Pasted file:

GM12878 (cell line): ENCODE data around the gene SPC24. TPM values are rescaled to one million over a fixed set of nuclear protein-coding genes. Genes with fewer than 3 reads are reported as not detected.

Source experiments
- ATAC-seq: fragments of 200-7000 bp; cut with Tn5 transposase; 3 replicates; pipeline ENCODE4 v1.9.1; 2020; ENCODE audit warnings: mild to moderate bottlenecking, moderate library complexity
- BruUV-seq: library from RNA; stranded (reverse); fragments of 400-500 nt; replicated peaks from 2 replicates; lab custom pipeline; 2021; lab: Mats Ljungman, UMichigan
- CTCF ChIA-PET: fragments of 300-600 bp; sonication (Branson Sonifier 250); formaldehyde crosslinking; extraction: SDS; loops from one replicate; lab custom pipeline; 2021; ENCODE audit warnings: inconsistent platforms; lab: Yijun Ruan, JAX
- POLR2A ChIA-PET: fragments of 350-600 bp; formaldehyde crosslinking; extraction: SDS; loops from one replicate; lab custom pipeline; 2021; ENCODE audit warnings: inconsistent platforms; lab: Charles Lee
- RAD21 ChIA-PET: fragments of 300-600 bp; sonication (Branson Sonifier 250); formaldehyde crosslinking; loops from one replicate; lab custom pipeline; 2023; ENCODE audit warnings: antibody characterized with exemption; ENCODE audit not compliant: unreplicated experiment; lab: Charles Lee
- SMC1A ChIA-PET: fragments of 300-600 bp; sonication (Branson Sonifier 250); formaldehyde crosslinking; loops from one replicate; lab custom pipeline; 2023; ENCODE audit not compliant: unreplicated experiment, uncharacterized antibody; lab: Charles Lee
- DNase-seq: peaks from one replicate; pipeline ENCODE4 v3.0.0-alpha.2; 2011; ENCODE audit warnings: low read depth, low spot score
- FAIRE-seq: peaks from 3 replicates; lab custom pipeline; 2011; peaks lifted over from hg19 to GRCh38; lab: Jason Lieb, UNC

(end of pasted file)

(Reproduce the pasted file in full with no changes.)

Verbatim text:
GM12878 (cell line): ENCODE data around the gene SPC24. TPM values are rescaled to one million over a fixed set of nuclear protein-coding genes. Genes with fewer than 3 reads are reported as not detected.

Source experiments
- ATAC-seq: fragments of 200-7000 bp; cut with Tn5 transposase; 3 replicates; pipeline ENCODE4 v1.9.1; 2020; ENCODE audit warnings: mild to moderate bottlenecking, moderate library complexity
- BruUV-seq: library from RNA; stranded (reverse); fragments of 400-500 nt; replicated peaks from 2 replicates; lab custom pipeline; 2021; lab: Mats Ljungman, UMichigan
- CTCF ChIA-PET: fragments of 300-600 bp; sonication (Branson Sonifier 250); formaldehyde crosslinking; extraction: SDS; loops from one replicate; lab custom pipeline; 2021; ENCODE audit warnings: inconsistent platforms; lab: Yijun Ruan, JAX
- POLR2A ChIA-PET: fragments of 350-600 bp; formaldehyde crosslinking; extraction: SDS; loops from one replicate; lab custom pipeline; 2021; ENCODE audit warnings: inconsistent platforms; lab: Charles Lee
- RAD21 ChIA-PET: fragments of 300-600 bp; sonication (Branson Sonifier 250); formaldehyde crosslinking; loops from one replicate; lab custom pipeline; 2023; ENCODE audit warnings: antibody characterized with exemption; ENCODE audit not compliant: unreplicated experiment; lab: Charles Lee
- SMC1A ChIA-PET: fragments of 300-600 bp; sonication (Branson Sonifier 250); formaldehyde crosslinking; loops from one replicate; lab custom pipeline; 2023; ENCODE audit not compliant: unreplicated experiment, uncharacterized antibody; lab: Charles Lee
- DNase-seq: peaks from one replicate; pipeline ENCODE4 v3.0.0-alpha.2; 2011; ENCODE audit warnings: low read depth, low spot score
- FAIRE-seq: peaks from 3 replicates; lab custom pipeline; 2011; peaks lifted over from hg19 to GRCh38; lab: Jason Lieb, UNC